Due to the magnitude of this restructuring process, there may be some potential challenges along the way. One of the possible challenges may be to get parents/guardians to agree to new placements for their children. However, when given the evidence to support the team’s recommendations and reassurance that their children will be receiving the most appropriate instruction, their concerns may be subsided. Another challenge will the paperwork that the special education liaisons will be required to complete. Many IEP amendments will need to be written prior to the beginning of the following school year to be sure IEPs are in compliance with student services.

Congratulations to me! I was just appointed to be the middle school special education chairperson in the very school that I have been the speech-language pathologist in for the last five years. This school offers full inclusion for all resource rooms and learning center classes. The model has been such that the students with the most academic needs are fully included in general education classrooms for all subjects. Math and English Language Arts (ELA) instruction is provided in a co-taught model with a general education teacher and a special education teacher. Instructional aide support is offered during science and social studies classes. These students also receive study skills support within their resource room three to four days per week to review and reteach whatever concepts students require further clarification. Special education students that require a less restrictive setting receive “learning center” support. They are fully included in all four core subjects without the presence of a special education teacher or aide. These students attend academic support in the learning center anywhere from two to four days per week for re-teaching or review in any or all of the four core classes.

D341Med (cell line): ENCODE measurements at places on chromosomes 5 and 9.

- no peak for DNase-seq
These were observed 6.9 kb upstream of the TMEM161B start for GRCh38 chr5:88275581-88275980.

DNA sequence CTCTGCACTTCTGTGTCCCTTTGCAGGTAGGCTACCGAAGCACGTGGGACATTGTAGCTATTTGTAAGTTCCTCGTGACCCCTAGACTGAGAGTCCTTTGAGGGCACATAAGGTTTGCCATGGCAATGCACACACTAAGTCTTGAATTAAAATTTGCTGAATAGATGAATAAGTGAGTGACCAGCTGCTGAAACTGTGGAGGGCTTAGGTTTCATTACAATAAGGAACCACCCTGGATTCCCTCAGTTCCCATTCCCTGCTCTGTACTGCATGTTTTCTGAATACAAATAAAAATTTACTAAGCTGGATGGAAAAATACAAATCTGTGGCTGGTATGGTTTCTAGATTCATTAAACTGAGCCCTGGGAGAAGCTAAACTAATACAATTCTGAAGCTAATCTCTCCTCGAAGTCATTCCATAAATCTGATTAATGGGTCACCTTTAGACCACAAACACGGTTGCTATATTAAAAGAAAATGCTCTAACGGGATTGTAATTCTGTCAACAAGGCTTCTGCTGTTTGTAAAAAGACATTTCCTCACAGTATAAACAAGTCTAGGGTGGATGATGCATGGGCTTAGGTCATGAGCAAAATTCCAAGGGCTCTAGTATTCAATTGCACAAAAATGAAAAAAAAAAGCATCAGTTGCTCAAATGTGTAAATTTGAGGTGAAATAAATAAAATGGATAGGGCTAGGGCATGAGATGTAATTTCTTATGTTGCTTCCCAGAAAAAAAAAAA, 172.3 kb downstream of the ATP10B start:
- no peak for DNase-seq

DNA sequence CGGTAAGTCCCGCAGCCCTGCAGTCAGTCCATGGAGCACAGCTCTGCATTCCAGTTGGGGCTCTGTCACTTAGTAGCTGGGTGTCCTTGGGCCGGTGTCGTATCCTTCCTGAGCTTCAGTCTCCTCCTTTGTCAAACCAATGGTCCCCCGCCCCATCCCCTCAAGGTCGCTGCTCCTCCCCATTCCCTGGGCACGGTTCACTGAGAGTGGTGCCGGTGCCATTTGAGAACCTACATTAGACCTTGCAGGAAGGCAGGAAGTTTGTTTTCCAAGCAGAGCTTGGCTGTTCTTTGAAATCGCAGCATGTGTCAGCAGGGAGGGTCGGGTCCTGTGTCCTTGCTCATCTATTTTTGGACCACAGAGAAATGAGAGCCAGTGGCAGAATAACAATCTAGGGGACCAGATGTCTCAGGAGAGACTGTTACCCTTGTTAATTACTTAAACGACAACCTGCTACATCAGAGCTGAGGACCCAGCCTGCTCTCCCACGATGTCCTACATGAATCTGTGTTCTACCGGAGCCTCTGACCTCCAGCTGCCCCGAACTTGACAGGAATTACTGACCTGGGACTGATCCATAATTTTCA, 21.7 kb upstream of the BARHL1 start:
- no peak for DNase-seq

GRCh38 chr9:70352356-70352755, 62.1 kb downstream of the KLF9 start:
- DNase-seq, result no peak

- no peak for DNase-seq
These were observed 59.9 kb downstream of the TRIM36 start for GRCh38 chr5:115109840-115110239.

Once all necessary data is completed, the special education teachers will meet to develop criterion to determine which students will benefit from pull-out level of instruction, co-taught instruction, and academic support only. Students falling three or more grade levels below their current grade, who have not demonstrated adequate student growth on MCAS, will be recommended to attend pull-out ELA and/or math instruction. Students who are within one-to-two grades below their current grade will be recommended for co-taught instruction, and students currently on grade level will attend academic support only.

Once the criteria is set and students are divided into the appropriate placement, each grade level teacher will meet to review the groupings of students. Each special education teacher will be asked to complete a survey to explain their strengths and teaching preferences for the new models of instruction. Their input will be used to match up teaching strengths with the newly developed teaching assignments. The math and ELA coordinators will be involved in gathering and providing appropriate curriculum to the pull-out resource room teachers based on the students current grade levels. The assistant principal who handles the scheduling will be involved in developing schedules for the student and teachers allowing co-planning times for the teachers participating in co-teaching. Instructional aides schedules will also be reviewed allowing them to offer support during co-teaching as well as continued support during science and social studies instruction, primarily for the resource room students, as well as those receiving co-taught math and ELA.